Network upgrade

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B O Terry

New Around Here
I am working to upgrade my environment and trying to narrow down my choices on which product.

I am currently considering:
Amplifi Alien

*built-in firewall to the existing environment (See below)
*Compatibility with other AP/Mesh brands to extend wifi (such as AT&T, eero, Netgear, etc).
*Ability to create a separate network for home office. This can come later if needed and/or I can do this later or with a switch.
*Will eventually upgrade AP/Mesh but anything added will need to be plug-in vs PoE as network wiring is not in place and will not be added.

This first one will be my own So/Ho. Once I get the first setup configured, I will likely be adding two more soon after. I understand that management interfaces will be separate for any non-Ubiquiti/UniFi devices.

Existing environment:
AT&T gateway
AT&T mesh
Typical equipment including wired desktop, Wired printer (Both wired devices are near the Gateway), 3 wifi laptops, smartphones, RING doorbell, Smart TV's, etc.


Part of the Furniture
You might consider the Cisco RV340 router as it is cheaper than what you are looking at. It is a stable unit. If you want better a firewall than a small router you might want to look at Untangle firewall software. It is only $50 to run at home and it has a much better firewall than any small business router.

B O Terry

New Around Here
@coxhaus, is the Untangle firewall software for home $50 for what length of time? Would I use that with my existing equipment or still need to add a piece of hardware somewhere?


Very Senior Member
@B O Terry - Here's how I'd approach this, moving from initial upgrade to complete network overhaul:

To begin with, if all you want is enriched firewall capability on top of the AT&T gear, then I would introduce a discrete firewall running in "drop-in" mode (as a layer 2 bridge) between the AT&T gateway and the AT&T mesh points. Per @coxhaus's suggestion, Untangle is probably the best tool for the job, given the NGFW feature set and cost ($50/year for Home Pro). For hardware, you can either roll your own x86 box (like a Qotom Q555G6) or purchase one of Untangle's pre-built appliances (a wired-only mode).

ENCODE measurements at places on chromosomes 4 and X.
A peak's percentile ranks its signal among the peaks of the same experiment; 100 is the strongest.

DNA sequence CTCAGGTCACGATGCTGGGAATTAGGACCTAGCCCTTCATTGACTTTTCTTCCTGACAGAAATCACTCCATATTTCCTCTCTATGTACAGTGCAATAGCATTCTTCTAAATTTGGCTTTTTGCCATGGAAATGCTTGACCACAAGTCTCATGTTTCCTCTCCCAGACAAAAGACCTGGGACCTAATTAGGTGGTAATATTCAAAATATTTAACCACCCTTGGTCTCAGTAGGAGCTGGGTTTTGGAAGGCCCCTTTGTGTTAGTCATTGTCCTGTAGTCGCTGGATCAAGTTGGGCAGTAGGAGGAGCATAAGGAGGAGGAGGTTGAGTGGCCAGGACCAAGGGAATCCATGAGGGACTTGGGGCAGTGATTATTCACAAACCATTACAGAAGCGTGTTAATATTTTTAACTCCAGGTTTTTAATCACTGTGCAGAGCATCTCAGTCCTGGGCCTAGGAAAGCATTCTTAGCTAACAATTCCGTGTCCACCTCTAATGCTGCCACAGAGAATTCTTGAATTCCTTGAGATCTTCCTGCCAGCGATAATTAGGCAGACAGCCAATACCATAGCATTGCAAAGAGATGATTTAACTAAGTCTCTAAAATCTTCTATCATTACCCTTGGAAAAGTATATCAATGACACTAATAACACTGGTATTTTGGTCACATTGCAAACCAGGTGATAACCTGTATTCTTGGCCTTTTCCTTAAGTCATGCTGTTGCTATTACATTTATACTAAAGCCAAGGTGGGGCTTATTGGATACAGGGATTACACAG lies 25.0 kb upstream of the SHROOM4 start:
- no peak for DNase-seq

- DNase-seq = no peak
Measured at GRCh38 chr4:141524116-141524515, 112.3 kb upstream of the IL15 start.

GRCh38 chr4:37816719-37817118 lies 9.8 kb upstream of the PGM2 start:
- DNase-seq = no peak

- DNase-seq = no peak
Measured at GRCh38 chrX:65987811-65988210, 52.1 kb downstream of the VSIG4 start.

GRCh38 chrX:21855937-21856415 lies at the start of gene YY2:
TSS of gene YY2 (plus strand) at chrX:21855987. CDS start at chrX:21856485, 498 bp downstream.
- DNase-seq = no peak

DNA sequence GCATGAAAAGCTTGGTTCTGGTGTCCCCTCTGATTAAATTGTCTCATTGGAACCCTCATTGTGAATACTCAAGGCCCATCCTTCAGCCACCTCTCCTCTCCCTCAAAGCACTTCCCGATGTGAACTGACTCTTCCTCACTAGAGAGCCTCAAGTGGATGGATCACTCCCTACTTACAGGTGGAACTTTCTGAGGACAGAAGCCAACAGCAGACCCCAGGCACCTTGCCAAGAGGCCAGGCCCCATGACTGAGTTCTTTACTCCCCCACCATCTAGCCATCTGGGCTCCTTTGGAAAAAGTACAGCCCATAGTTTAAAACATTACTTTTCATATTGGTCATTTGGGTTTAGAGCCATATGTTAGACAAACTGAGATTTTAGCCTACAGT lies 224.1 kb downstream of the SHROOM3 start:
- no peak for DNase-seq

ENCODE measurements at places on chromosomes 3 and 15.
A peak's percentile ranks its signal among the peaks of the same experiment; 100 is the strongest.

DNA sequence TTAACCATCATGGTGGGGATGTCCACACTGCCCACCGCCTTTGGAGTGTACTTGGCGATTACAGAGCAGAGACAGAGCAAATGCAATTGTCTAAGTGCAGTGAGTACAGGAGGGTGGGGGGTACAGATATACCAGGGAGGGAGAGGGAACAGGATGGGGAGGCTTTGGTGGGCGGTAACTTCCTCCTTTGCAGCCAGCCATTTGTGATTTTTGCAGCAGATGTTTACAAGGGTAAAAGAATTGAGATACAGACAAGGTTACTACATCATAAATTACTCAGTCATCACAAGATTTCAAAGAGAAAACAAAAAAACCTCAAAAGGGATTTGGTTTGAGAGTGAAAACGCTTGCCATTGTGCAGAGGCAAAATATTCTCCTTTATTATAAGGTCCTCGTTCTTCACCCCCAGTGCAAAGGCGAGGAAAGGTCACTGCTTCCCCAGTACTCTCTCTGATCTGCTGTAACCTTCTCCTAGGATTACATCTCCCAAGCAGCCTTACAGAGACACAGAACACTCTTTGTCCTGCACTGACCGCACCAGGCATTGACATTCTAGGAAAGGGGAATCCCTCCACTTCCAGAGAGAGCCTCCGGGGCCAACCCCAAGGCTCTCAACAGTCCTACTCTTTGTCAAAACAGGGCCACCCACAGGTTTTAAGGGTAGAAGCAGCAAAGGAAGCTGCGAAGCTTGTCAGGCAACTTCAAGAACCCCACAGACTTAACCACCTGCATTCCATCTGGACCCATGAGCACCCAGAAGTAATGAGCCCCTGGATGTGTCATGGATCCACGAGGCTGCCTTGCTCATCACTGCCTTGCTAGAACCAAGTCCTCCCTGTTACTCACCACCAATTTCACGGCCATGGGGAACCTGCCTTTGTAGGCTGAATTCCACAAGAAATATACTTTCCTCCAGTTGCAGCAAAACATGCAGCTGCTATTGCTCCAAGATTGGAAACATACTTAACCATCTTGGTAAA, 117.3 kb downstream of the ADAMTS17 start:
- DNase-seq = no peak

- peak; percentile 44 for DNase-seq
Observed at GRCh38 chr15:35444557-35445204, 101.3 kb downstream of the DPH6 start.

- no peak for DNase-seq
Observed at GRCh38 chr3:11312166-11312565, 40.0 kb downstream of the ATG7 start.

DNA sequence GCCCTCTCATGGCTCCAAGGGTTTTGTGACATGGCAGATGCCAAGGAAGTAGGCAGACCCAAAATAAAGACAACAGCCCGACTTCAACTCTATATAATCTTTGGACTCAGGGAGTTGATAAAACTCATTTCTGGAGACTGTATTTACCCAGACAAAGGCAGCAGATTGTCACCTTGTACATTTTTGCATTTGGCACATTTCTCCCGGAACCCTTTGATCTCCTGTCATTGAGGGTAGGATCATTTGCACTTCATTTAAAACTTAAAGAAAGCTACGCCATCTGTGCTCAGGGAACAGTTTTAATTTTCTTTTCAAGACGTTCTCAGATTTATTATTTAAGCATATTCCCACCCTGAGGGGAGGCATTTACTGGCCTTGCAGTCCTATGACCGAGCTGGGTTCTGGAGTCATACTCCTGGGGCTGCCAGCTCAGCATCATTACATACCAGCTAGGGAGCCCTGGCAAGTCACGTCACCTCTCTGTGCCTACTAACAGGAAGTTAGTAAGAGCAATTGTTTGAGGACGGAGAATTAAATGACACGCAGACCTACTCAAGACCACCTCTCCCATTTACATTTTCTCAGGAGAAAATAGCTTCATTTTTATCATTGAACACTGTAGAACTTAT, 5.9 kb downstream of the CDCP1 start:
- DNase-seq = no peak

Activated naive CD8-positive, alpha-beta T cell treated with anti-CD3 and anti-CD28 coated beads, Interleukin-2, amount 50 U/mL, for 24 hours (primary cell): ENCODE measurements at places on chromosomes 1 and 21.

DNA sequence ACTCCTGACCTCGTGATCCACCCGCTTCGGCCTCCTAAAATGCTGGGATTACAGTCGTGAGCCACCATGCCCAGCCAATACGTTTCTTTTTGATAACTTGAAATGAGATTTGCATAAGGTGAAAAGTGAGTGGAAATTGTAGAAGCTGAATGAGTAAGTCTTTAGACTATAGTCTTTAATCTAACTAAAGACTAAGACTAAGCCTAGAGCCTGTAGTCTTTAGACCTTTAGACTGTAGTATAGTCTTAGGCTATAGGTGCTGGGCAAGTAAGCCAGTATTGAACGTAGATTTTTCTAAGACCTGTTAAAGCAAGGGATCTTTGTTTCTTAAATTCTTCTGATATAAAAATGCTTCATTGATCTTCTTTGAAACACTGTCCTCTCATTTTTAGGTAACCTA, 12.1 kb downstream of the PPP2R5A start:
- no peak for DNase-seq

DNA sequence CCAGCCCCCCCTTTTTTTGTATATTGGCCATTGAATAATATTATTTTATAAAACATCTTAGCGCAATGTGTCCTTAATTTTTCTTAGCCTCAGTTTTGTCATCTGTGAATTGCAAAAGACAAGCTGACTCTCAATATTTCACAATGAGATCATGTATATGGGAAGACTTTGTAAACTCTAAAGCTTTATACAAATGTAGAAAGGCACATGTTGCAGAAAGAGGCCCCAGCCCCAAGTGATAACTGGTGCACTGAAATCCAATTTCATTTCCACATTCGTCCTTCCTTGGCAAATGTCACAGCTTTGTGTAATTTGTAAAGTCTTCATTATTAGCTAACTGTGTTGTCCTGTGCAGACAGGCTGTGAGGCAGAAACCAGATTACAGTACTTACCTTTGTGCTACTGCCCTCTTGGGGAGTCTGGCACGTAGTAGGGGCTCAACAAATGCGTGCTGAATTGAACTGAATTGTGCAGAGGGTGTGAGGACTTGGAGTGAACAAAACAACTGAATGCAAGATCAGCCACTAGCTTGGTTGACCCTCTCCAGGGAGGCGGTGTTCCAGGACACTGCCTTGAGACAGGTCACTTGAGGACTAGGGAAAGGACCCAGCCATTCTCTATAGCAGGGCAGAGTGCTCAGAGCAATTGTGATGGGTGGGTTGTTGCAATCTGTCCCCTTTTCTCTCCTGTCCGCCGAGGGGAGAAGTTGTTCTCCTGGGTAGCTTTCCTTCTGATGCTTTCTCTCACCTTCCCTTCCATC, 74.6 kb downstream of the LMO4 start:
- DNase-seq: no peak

The next step would be a wifi upgrade. It wasn't clear from your writing, so I apologize if this is obvious to you, but each vendor's "mesh" products, be they consumer or business-grade, are proprietary and do not "extend" nor "sync" with off-brand equivalents, so if you wanted to keep AT&T's mesh product, you'd need to add more of those nodes exclusively, at least if you wanted to retain central management and seamless roaming. If the AT&T mesh gear is too flaky or under-performs too far beneath a standard access point or wireless router, I'd rip and replace them with better gear.

If you do replace the AT&T mesh gear, the primary question to answer would be: would you want private/guest functionality to extend to wireless access? If yes, then I'd look to VLAN-capable, SMB-class wifi APs and skip consumer gear altogether (which don't support VLANs, required for proper segmentation). If you didn't need to segment wifi clients, then you could run something like Eero, Orbi or Velop in bridge/AP mode, and all wifi traffic would be part of your private/management subnet. That said, I would suggest the former (SMB gear) so you'd have the option to properly segment, without having to rip and replace hardware yet again. Most of the SMB-grade APs can be AC/plug-powered and will support wireless uplink (aka "mesh"), although some products may function better than others when most APs are meshed. This is where something like used/refurbished Ruckus gear would do very well, as its SmartMesh is a higher-order beast than the likes of UniFi or Omada. Cisco CBW may be a nice go-between in capability/cost.

If you end up phasing out the AT&T mesh points, you're no longer reliant on the AT&T gateway for anything special, and at that point I would put it into IP-passthrough mode, so you can run NAT, routing and all other network services off the Untangle firewall (taking it out of "drop-in" mode and running it in its default "router" mode). This will streamline your network and probably make it more reliable, as well.

So there you go. That's the order in which I'd proceed. Any questions, feel free.
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